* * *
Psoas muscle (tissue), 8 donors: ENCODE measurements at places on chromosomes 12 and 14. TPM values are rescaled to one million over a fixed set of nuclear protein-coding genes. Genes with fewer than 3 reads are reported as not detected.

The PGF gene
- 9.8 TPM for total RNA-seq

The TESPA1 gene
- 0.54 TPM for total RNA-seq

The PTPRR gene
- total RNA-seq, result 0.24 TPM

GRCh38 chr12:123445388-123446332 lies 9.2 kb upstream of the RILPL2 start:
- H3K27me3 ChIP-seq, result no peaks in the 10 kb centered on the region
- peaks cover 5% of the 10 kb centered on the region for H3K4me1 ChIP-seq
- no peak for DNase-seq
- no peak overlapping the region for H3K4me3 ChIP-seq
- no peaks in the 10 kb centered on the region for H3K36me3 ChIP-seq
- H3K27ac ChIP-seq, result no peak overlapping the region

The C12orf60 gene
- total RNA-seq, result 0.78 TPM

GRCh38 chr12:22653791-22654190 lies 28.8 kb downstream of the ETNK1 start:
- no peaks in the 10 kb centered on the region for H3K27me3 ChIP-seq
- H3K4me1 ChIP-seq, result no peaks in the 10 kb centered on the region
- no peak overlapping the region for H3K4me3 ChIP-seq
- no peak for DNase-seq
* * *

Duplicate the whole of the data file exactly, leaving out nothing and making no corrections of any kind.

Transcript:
Psoas muscle (tissue), 8 donors: ENCODE measurements at places on chromosomes 12 and 14. TPM values are rescaled to one million over a fixed set of nuclear protein-coding genes. Genes with fewer than 3 reads are reported as not detected.

The PGF gene
- 9.8 TPM for total RNA-seq

The TESPA1 gene
- 0.54 TPM for total RNA-seq

The PTPRR gene
- total RNA-seq, result 0.24 TPM

GRCh38 chr12:123445388-123446332 lies 9.2 kb upstream of the RILPL2 start:
- H3K27me3 ChIP-seq, result no peaks in the 10 kb centered on the region
- peaks cover 5% of the 10 kb centered on the region for H3K4me1 ChIP-seq
- no peak for DNase-seq
- no peak overlapping the region for H3K4me3 ChIP-seq
- no peaks in the 10 kb centered on the region for H3K36me3 ChIP-seq
- H3K27ac ChIP-seq, result no peak overlapping the region

The C12orf60 gene
- total RNA-seq, result 0.78 TPM

GRCh38 chr12:22653791-22654190 lies 28.8 kb downstream of the ETNK1 start:
- no peaks in the 10 kb centered on the region for H3K27me3 ChIP-seq
- H3K4me1 ChIP-seq, result no peaks in the 10 kb centered on the region
- no peak overlapping the region for H3K4me3 ChIP-seq
- no peak for DNase-seq